Pilar Manjón

Pilar Manjón (born 1958) is the president of the Asociación 11-M Afectados del Terrorismo (Association for the victims of 11-M).

Pilar Manjon
Pilar Manjón 2014 (cropped).jpg
Manjón in 2014
Born1958 (age 64–65)
OccupationSpanish activist


Manjón was born in Plasencia, Cáceres Province. She is a civil servant and has been a member of the Madrid chapter of the labour union Comisiones Obreras since 1978.[1]

Her son, Daniel Paz Manjón, died in the Madrid 11-M attacks.[2]

Presidency of the Asociación 11-M Afectados del TerrorismoEdit

Pilar Manjón is the current president of the Asociación 11-M Afectados del Terrorismo. She has been president of this association since 2005, following the resignation of the prior president and the subsequent appointment of an interim caretaker in November 2004. She has been publicly critical of the way some Spanish politicians have used the 11 March terrorist attacks for their own ends and has assigned responsibility for the attacks to the government of José María Aznar. In her opinion, the Muslim terrorists chose to attack Madrid because of the Aznar government's support of the Iraq War, support which had actively begun one year before the attacks took place.

Manjón became famous because of her participation in the Comisión del Investigación del 11-M (the congressional committee investigating the 11-M attacks), which caused a furor in Spain: "I'm arriving at serious conclusions. I think something could have been done to avoid these attacks."[3] She has also requested that no further images of those killed and injured in those tragic events be disseminated. [4]

The Documentary "Un Largo Invierno"Edit

In 2010 Manjón starred in the documentary "Un Largo Invierno," directed by Sebastián Arabia.[5] The documentary exposes the precarious state in which some of the victims of the 11-M terrorist attacks live. It also offers an analysis of the six years that have passed since the bombings, with the effects of the much-mooted conspiracy theory (teoría de la conspiración) taking on a weighty role. Manjón denounces a campaign of bullying and harassment directed against herself and members of her association, given the large quantity of death threats received by them (for this reason, the police chiefs were obliged to provide Manjón with an escort). Whether it is due to Manjón's words or the offscreen narrative which Arabia inserts at certain moments of the film, the work as a whole is highly critical of many of the actions and positions taken by the Partido Popular political party with regards to the 11-M attacks. The film also criticizes the government of José María Aznar, which is accused of being the cause of the bombings thanks to its support of, and participation in, the Iraq War. In some places, the film also denounces the Zapatero government (2004–2011) for having abandoned the 11-M victims.

The film's producer offered the documentary free of charge on Internet for four weeks and, according to data provided by that same producer, the documentary was viewed by 70,000 people.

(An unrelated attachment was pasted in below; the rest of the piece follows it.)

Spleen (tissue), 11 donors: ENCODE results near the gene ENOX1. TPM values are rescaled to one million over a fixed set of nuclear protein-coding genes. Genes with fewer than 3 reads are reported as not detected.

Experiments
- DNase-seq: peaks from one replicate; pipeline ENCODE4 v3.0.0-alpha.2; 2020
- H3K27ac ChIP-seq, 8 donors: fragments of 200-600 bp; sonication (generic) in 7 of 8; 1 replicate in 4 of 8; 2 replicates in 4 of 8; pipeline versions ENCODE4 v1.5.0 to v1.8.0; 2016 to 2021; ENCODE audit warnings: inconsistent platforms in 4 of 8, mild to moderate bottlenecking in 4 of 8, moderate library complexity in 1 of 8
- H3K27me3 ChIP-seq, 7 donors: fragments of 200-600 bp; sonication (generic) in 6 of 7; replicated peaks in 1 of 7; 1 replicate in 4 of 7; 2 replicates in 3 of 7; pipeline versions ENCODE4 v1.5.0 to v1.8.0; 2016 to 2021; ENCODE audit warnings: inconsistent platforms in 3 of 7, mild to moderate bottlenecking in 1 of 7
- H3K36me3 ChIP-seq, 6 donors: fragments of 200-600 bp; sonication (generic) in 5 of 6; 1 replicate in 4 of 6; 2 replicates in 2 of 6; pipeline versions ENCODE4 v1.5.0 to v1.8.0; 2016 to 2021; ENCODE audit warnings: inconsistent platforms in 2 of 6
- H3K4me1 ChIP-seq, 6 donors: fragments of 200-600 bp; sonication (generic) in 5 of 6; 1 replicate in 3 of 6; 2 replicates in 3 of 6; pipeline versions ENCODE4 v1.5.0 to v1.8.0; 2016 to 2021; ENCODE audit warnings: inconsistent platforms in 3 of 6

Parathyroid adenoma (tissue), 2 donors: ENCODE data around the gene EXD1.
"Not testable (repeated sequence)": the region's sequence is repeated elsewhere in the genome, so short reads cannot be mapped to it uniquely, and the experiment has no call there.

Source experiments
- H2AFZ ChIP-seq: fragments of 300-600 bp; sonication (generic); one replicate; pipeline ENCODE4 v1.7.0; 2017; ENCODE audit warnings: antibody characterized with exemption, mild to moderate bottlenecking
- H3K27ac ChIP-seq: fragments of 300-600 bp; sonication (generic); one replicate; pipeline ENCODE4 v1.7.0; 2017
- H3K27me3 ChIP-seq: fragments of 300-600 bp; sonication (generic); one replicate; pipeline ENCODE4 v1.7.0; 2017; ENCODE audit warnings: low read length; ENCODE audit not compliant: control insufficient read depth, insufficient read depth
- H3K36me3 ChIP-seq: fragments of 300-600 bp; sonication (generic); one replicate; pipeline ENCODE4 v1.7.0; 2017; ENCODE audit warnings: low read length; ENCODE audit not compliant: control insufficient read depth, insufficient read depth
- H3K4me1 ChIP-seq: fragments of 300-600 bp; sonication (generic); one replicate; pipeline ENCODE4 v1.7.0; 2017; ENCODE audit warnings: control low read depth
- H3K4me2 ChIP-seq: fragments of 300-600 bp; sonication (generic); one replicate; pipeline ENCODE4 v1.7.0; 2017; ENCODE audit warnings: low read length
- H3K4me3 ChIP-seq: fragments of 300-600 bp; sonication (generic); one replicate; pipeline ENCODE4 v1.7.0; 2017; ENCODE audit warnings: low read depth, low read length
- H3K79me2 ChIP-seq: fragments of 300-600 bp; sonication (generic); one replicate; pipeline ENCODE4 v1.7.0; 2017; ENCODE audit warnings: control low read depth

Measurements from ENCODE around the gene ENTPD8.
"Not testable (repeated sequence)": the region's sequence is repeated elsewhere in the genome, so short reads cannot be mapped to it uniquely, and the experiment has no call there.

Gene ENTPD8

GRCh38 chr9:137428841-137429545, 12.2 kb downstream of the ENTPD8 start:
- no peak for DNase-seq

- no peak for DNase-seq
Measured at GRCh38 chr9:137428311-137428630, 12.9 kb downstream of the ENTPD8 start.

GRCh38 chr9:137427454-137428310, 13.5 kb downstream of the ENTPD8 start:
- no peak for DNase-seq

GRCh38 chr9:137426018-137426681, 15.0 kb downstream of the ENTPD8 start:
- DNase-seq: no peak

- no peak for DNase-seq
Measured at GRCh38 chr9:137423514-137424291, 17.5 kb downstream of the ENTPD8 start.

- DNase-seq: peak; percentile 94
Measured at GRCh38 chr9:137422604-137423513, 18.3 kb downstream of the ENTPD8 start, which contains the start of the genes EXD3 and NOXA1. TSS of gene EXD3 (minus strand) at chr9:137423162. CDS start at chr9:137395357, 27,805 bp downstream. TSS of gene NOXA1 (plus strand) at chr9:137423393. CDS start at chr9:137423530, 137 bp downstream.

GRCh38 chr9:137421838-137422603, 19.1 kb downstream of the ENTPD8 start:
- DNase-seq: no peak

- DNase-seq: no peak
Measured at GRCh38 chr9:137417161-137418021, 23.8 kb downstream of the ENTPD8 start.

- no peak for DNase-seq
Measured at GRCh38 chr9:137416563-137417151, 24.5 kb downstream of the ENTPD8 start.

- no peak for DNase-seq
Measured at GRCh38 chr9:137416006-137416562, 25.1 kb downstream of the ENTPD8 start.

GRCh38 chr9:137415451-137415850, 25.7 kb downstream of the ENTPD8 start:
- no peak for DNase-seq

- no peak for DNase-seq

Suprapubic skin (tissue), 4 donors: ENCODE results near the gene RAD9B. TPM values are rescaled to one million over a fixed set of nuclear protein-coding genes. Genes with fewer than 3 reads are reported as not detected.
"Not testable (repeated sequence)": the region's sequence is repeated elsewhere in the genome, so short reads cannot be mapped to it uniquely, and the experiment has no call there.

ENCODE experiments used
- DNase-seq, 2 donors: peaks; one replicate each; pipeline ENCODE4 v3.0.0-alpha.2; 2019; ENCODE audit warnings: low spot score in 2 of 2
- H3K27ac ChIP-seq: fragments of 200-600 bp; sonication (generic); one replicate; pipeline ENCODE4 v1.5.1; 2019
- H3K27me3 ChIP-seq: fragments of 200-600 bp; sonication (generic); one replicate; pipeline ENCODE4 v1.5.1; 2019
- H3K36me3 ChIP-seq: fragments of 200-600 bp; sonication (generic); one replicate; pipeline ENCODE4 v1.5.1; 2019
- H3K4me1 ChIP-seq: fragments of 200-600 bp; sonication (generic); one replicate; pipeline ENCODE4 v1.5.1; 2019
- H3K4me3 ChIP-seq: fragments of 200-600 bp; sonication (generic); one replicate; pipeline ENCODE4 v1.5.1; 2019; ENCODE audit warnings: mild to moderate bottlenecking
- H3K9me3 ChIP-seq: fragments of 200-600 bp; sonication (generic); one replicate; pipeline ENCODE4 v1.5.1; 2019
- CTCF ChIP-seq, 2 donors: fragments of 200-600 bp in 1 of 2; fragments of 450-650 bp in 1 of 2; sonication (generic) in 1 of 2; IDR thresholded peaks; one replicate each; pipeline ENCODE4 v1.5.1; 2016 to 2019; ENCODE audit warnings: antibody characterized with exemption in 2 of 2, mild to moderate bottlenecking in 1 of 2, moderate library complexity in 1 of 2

Supposedly Racist CommentsEdit

On August 1, 2014, Pilar Manjón used her Twitter account to harshly criticize the President of the United States, Barack Obama, and his wife, Michelle Obama, because, according to her, they were not trying to completely and permanently halt the military campaign that Israel was undertaking against the inhabitants of Gaza. Specifically, she said, "I hate the black man in the White House. I love the murdered children of Gaza. I want that (abbreviated epithet) of a woman to take down the video of those kidnapped girls."[6][7] The fact that she used the words "hate" and "black" generated considerable scandal, as they were considered racist. The President's wife, Michelle Obama, was also criticized for her participation in the "Bring Back Our Girls" campaign since it appears that Manjón considered there to exist an implicit hypocrisy in defending the girls who were kidnapped by Boko Haram while keeping silent regarding the attacks in Gaza. At that time there were over 1,400 Palestinian deaths and 8,000 Palestinian injured in the 24 days of the Israeli military operation in the Gaza strip, called "Operation Protective Edge," which according to some sources constituted genocide and generated international condemnation against the acts of the state of Israel.


  1. ^ Staff (16 December 2004). "elmundo.es - Pilar Manjón, la portavoz de las víctimas del 11-M en el Congreso". El Mundo (in Spanish). Madrid, Spain: Mundinteractivos. Retrieved 12 July 2010.
  2. ^ González, José Angel (9 June 2005). "Cuando pregunté de qué se reían, buscaba la mirada del PP". 20minutos.es (in Spanish). Retrieved 12 July 2010.
  3. ^ "Declaración en la Comisión de Investigación del 11-M" (PDF). asociacion11m.org. Archived from the original (PDF) on 3 March 2016. Retrieved 19 November 2015.
  4. ^ Europa Press (10 June 2005). "Pilar Manjón: "He tenido que marcharme de Madrid tras recibir amenazas de muerte"". 20minutos.es (in Spanish). Retrieved 12 July 2010.
  5. ^ "Indie Cinema | Un largo Invierno". unlargoinvierno.es. Archived from the original on 8 June 2013. Retrieved 19 November 2015.
  6. ^ "Pilar Manjón muestra en Twitter su "odio al negro de la Casa Blanca" por los niños asesinados en Gaza". 31 July 2014. Retrieved 17 August 2014.
  7. ^ "Manjón expresa su "odio al negro de la Casa Blanca" y Twitter le cierra la cuenta". Voz Pópuli. 31 July 2014. Retrieved 17 August 2014.